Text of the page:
Freak Shows: Come one, come all to the Scariest Show On Earth!

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Lon Chaney in HE WHO GETS SLAPPED (1924)

Last night FX premiered the new season of AMERICAN HORROR STORY. The award-winning horror anthology’s latest incarnation is called FREAK SHOW and it’s set in Florida during the 1950s at a circus sideshow where strange goings-on take place in and outside of the Big Top. The show’s creators, Ryan Murphy and Brad Falchuck, have admitted in recent interviews that they found inspiration for the new season in two classic horror films, Tod Browning’s FREAKS (1932) and Herk Harvey’s CARNIVAL OF SOULS (1962) but circuses and carnivals have long been a staple of horror cinema and director Tod Browning used the sideshow as a setting for numerous uncanny films before he made FREAKS. With Shocktober upon us it seems as good a time as any to showcase some of my favorite horrific or just plain odd and unusual films with scary clowns and sideshow performers that paved the way for AMERICAN HORROR STORY: FREAK SHOW. So step right up ladies and gents! Tickets are free for today’s main attraction! Thrills, chills and rare delights await all who dare to enter!

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HE WHO GETS SLAPPED (1924)
Nobody has embodied the dramatic and often horrific world of the cinematic circus performer better than Lon “The Man of a Thousand Faces” Chaney. In some of the Chaney’s most memorable films he’s played crazed clowns, armless circus ‘freaks’ and sideshow ventriloquists that would easily be at home in AMERICAN HORROR STORY. In Victor Sjöström’s HE WHO GETS SLAPPED (1924), Chaney plays a wronged man who joins a circus and acts out his humiliation as a clown. Like most of the silent films I’m going to mention, this isn’t a typical horror film but Chaney’s clown is a horrific creation and his maniacal laugh has inspired countless imitators. He went on to play another disturbed clown in LAUGH CLOWN LAUGH (1925), which also takes place in a circus setting.

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THE UNHOLY THREE (1925)
This early silent Tod Browning film features a trio of sideshow performers, a ventriloquist (Lon Chaney), a strongman (Victor McLaglen) and a little person (Harry Earles) who turn to a violent life of crime after leaving the circus. Harry Earles would go on to star in Browning’s FREAKS as the love spurned Hans. The film was so popular that it was remade as a “talkie’ in 1930 (poster featured above) and featured Lon Chaney’s only talking performance.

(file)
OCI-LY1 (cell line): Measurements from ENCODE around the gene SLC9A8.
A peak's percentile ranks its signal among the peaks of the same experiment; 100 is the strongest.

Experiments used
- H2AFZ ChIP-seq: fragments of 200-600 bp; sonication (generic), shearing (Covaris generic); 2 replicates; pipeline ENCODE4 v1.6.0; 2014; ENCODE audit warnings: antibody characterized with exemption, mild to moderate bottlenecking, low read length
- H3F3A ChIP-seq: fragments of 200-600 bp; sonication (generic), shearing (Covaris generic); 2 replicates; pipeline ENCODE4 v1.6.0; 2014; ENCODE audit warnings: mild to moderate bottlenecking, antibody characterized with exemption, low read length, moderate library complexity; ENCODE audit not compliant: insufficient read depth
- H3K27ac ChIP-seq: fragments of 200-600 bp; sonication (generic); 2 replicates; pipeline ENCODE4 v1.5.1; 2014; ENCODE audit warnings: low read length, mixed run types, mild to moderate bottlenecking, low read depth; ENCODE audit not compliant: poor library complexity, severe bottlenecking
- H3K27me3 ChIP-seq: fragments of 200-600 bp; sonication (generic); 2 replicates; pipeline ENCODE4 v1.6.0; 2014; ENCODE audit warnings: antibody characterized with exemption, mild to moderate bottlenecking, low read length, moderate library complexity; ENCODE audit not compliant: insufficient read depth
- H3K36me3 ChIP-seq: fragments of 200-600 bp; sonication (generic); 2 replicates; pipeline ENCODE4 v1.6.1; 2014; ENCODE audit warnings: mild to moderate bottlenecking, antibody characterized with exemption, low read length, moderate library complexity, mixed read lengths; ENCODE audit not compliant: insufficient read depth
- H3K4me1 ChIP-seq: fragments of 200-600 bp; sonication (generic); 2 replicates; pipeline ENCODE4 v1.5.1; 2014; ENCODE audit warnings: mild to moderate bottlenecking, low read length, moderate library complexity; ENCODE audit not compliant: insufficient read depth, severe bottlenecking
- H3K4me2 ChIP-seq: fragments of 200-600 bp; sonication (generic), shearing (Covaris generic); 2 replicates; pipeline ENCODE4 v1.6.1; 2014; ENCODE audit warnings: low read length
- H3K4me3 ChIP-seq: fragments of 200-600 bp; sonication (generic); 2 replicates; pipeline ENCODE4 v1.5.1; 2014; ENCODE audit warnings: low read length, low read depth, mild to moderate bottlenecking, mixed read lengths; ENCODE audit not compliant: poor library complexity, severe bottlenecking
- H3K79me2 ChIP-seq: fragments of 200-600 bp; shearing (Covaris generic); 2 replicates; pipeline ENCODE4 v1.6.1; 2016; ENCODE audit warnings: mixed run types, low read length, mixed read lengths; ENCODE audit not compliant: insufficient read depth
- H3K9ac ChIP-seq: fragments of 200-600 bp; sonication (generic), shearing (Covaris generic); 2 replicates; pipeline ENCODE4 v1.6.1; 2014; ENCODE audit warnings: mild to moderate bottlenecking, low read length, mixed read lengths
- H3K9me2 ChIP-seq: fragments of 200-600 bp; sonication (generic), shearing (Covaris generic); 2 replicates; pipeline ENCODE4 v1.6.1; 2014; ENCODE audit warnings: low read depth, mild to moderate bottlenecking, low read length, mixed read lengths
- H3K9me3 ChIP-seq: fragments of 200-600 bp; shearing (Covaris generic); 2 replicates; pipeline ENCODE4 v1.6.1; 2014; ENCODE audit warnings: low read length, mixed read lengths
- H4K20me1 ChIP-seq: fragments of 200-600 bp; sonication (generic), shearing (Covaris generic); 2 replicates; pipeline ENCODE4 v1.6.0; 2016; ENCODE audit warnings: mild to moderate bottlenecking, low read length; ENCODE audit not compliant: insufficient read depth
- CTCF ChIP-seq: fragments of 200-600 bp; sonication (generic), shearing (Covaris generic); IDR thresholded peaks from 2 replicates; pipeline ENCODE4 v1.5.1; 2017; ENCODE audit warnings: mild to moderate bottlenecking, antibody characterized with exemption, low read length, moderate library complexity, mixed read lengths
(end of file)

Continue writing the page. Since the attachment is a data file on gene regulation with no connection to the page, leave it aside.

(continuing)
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THE UNKNOWN (1927)
This unusual thriller was also directed by Tod Browning and stars Lon Chaney as a knife-throwing sideshow performer called Alonzo the Armless who falls madly in love with the ringmaster’s beautiful daughter (Joan Crawford). Unfortunately their romance comes a to a strange and bloody end thanks to unwanted interference from Malabar the Mighty (Norman Kerry), the sideshow’s strongman.

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THE SHOW (1927)
This is another noteworthy Tod Browning melodrama with horror overtones much like THE UNKNOWN and FREAKS. It features two circus performers (played by John Gilbert and Renée Adorée) who get caught up in murder scheme involving a gangster (Lionel Barrymore) and his girlfriend (Gertrude Short). The headless circus act is really something to scream about!

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THE MAN WHO LAUGHS (1928)
Conrad Veidt delivered one of his most memorable performances here as Gwynplaine, a man whose face is horribly disfigured by gypsies giving him a grinning mask-like appearance. He survives the ordeal by performing as a clown in a sort of sideshow with his childhood companion, a blind girl named Dea (Mary Philbin). This is another silent melodrama with horrific overtones and it also happens to feature Olga Baclanova who appeared in FREAKS as the trapeze artist, Cleopatra.

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THE CIRCUS QUEEN MURDER (1933)
New York police commissioner Thatcher Colt (Adolphe Menjou) finds himself caught up in an attempted murder case involving a couple of acrobats (Greta Nissen and Dwight Frye). The circus setting gives this interesting mystery a unique atmosphere and the unusual sideshow attractions include a group of cannibal musicians who may or may not be involved in the crime.

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THE MIND READER (1933)
Warren William stars in one of best roles here as a conman turned mind-reader in an effort to make a quick buck. As Chandra the Great, he swindles people out of their hard-earned money in a traveling sideshow he’s put together but his thieving pal Frank (Allen Jenkins). A budding romance with the lovely Sylvia (Constance Cummings) breaks up their working relationship and threatens to end Chandra the Great’s career but it’s sure fun watching him try to maneuver out of this slimy situation .

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FREAKS (1932)
This classic Tod Browning film doesn’t need any introduction from me but if you haven’t seen it do yourself a favor and correct that ASAP.

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NIGHTMARE ALLEY (1947)
Edmund Goulding helmed this unusual and highly stylized noir featuring handsome Tyron Power as the moody Stanton Carlisle, another smooth-talking conman who convinces carnival attendees that he can communicate with the dead. When his plans to hit the big time with his wife Molly aka “The Death Defying Electra” (Coleen Gray) go awry, the hard drinking Stanton is forced to take a job as a sideshow geek where he bites the heads off of live chickens. Truly the stuff of nightmares!